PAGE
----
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Parliamentary Surveys. Part 5
And also upon the out borders there are growing thirty eight [Fruit trees 1 fruit trees of pears and cherries, worth £3. 16s.
There are growing upon three of the walls of the said Special Wall Vineyard Garden two hundred fifty and four trees, of divers special sorts and kinds of wall fruits, as apricots, pears, pear plums, may cherries, boone critians, and divers other kinds of fruits, both curious for taste and variety, and very profitable for use; the trees, being very well planted and ordered, we estimate to be worth, one tree with another, in the whole, at £84. 13s. 4d.
There are also forty six Sicamore trees, growing along the Sicamore fourth wall of the said Vineyard Garden in a regular form ; which wall standing to the highway or lane, the said trees are a great ornament to that part of the Vineyard Garden ; which we value to be worth £7. 13s. 4d.
* = Raspberry.
There also are seven Dutch Elms growing in some of the borders of the said eight triangles in a regular form, which we value to be worth £1. 15s.
There are in the said Vineyard Garden, divers neat and handsome borders of coran trees, respasses, strawberry beds, roots, flowers, and herbs, all very well ordered, which we value to be worth £5.
There are also in the said Vineyard Garden, two little garden, summer, or shadow houses, covered with blue slate, ceiled and benched and floored with brick; the one standing in the wall at the end of the walk that leads in a line diametrically opposite to the hall door of the said Manor or Mansion House, and very much graces that walk ; the other, standing in the East wall of the said Vineyard garden, at the end of the walk or alley that leads up the middle of the Vineyard, from East to West ; the materials of which two garden houses we value to be worth £14.
There are in and belonging to the said Vineyard Garden, two rollers of stone with very large and handsome frames of Iron; and also there are belonging to that said Oringe and Upper Garden 6 rollers of stone, fitted as aforesaid, worth in all £16.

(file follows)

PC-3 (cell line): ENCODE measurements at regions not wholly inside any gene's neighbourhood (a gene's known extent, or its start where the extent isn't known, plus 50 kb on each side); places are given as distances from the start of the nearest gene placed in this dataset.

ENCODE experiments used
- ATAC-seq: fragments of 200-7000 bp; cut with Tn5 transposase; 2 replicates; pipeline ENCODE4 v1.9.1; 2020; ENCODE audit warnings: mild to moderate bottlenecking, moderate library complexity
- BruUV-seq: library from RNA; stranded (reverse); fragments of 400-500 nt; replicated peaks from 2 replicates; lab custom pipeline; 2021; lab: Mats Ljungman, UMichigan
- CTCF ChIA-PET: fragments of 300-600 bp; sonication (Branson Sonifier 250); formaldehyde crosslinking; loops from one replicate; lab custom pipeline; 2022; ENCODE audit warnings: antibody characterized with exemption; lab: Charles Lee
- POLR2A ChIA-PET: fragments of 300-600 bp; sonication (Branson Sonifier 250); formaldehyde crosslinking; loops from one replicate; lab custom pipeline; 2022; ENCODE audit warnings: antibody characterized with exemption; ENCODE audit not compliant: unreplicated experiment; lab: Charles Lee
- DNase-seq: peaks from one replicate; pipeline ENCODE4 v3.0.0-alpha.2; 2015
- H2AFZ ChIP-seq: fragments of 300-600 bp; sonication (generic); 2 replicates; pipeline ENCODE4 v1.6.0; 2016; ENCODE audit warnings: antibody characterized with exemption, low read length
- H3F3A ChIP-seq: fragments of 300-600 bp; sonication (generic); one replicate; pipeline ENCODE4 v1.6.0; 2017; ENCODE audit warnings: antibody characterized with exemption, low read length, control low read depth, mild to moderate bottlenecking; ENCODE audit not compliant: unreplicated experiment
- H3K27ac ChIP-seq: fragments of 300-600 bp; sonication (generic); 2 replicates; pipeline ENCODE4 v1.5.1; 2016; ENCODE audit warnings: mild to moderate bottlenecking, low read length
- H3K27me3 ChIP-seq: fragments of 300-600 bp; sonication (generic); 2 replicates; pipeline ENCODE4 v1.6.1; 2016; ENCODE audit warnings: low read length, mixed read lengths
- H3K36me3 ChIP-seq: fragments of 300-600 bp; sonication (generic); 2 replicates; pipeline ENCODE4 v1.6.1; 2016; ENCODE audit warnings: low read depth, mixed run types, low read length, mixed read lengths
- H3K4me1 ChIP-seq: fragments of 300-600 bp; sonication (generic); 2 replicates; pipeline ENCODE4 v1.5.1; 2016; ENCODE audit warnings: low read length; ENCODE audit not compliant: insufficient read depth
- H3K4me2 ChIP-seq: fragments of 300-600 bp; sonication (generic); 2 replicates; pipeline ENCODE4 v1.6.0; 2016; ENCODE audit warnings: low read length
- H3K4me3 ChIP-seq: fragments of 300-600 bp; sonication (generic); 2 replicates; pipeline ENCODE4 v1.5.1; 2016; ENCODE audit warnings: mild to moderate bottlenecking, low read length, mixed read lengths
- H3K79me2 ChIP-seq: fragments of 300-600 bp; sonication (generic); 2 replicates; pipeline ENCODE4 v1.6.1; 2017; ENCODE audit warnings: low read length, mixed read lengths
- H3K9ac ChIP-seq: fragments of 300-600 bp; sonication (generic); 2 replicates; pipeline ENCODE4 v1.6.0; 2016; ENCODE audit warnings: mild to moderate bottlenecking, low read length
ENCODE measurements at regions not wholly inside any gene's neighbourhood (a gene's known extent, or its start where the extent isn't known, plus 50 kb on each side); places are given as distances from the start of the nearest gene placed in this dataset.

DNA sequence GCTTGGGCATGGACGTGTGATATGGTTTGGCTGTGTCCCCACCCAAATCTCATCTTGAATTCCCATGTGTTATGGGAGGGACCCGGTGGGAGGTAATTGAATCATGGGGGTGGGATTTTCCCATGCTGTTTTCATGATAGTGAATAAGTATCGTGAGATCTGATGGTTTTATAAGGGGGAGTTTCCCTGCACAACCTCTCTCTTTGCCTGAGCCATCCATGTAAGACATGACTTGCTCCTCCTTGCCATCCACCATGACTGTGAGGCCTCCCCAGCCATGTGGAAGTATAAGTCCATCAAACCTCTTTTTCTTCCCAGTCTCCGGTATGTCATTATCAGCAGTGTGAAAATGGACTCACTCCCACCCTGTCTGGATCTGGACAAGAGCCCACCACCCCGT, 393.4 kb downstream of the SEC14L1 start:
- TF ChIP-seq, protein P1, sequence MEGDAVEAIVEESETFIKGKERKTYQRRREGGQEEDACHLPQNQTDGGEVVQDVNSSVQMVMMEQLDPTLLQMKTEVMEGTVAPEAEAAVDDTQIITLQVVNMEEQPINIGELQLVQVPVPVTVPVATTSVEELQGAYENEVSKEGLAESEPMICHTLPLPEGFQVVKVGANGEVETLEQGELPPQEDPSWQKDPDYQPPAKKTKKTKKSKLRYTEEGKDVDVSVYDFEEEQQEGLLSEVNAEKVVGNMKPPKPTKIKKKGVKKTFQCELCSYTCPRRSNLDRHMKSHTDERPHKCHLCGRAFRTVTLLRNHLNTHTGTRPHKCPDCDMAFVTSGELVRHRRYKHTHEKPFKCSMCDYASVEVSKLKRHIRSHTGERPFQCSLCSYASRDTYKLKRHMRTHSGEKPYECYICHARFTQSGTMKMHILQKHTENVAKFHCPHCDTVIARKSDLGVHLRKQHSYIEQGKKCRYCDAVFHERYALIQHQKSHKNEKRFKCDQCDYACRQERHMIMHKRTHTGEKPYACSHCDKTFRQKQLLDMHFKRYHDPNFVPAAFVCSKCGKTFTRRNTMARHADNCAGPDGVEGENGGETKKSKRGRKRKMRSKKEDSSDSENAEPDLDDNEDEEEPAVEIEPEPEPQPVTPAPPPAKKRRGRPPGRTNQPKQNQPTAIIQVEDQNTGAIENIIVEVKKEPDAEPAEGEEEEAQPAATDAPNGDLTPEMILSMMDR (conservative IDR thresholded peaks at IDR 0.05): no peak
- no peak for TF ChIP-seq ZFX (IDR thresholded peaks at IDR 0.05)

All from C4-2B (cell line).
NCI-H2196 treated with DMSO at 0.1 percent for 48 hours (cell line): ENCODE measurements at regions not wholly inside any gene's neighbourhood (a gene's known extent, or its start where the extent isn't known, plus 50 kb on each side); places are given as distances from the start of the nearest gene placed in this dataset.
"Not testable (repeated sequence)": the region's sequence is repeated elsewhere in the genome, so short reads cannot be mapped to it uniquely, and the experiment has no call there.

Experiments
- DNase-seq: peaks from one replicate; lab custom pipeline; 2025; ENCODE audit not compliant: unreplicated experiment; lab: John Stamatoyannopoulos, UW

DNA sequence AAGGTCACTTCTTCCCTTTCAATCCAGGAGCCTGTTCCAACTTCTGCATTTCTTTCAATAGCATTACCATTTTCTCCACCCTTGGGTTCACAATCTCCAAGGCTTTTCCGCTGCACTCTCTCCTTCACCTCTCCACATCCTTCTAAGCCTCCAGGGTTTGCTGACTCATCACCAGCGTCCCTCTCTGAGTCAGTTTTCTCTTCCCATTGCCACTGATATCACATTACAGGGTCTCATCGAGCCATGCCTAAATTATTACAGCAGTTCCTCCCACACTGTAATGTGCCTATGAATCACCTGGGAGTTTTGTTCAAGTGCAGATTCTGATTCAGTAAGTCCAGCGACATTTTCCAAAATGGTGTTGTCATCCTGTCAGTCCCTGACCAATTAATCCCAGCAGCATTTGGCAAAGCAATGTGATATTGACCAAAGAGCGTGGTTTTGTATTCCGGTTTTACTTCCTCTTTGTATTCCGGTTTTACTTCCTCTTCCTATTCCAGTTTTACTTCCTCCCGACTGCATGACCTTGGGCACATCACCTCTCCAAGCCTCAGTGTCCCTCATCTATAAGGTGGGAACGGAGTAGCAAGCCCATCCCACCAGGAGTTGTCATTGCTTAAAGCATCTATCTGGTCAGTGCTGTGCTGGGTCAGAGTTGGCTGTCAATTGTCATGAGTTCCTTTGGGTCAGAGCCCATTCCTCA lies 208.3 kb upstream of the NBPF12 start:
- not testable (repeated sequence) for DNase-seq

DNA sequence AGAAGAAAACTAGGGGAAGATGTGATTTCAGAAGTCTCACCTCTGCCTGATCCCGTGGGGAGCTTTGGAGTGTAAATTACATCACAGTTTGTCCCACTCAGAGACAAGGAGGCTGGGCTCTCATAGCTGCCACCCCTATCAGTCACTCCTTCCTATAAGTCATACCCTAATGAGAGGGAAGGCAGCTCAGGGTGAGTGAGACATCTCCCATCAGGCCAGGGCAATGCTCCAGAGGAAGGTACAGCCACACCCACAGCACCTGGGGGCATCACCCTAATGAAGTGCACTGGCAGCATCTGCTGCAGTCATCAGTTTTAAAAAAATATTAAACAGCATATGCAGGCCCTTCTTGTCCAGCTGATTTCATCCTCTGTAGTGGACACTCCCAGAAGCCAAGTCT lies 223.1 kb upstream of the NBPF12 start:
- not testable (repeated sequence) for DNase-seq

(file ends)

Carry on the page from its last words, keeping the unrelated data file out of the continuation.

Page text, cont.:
And also of one other garden called the Kitchen Garden, lying and being between the said Vineyard Garden and the highway or lane leading from the town of Wymbledon unto the Iron Plate Mills, and fenced with a pale upon the North west and South west side thereof, and with the South west wall of the said Vineyard garden on the North east side thereof, containing upon admeasurement two. roods and twenty six perches of ground, worth per annum £1. 10s.
Memorandum, that in the S3id Kitchen Garden there are forty trees of very good growth, and pleasant wall fruits, well planted and ordered, which we value (one tree with another) in the whole at £10.
There are also ten Laurel trees, well planted and ordered, which we estimate to be well worth in the gross £1. 10s.
There is also one fair tree, called the Irish Arbutis, standing in the middle of the said Kitchen Garden, very lovely to look upon, worth £1. 10s.
There are also thirty eight Cherry trees well planted and ordered, in the said Kitchen Garden, which we value one with [Cherry another to be worth in the whole the sum of £4. 15s. trees.]
There are also in the said Kitchen Garden very great and [Borders large borders of Rosemary, Rue, White Lavender, and great variety of excellent herbs, and some choice flowers, and in the South east end of the said Kitchen Garden there is a Muskmilion* ground, trenched, manured, and very well ordered for the growth of Mus[k]milions ; which borders, herbs, flowers, and Mus[k]milion ground we value to be worth £3.
Memorandum, that there is one door belonging to the said Kitchen Garden, opening into the Vineyard Garden, and one other door which opens into the highway or lane that leads from Wymbledon town to Wymbledon Churchyard.
The brick walls of ail the gardens aforesaid and of the courts Walls, hereafter mentioned do contain one hundred and seventy pole or square rod of wall, at 16 foot and 1/2 to the pole, which we value to be worth £3. per rod, in toto, £510.
The rest of the Survey relates to the Courts, ascents, woodyard, dairy house, slaughterhouse yard, the site, the paddock, the Brewer's close, barns, Wymbledon Park, a Dutch barn, deer, timber trees in the Park, paddock, etc. (valued at £2174. 0s. 6d.) ; springs and coppices of wood (£2020. 3s. rod.); fishponds, Harpham's farm, a dovecote, meadow called the Great Bitterns, Wymbledon Common, Putney Common, Moreclack Common, pollard trees growing on the said Commons (£500.), etc.
It is signed by Hu : Hindley, John Inwood, John Wale, and John Webb, and examined by William Webb, Surveyor General.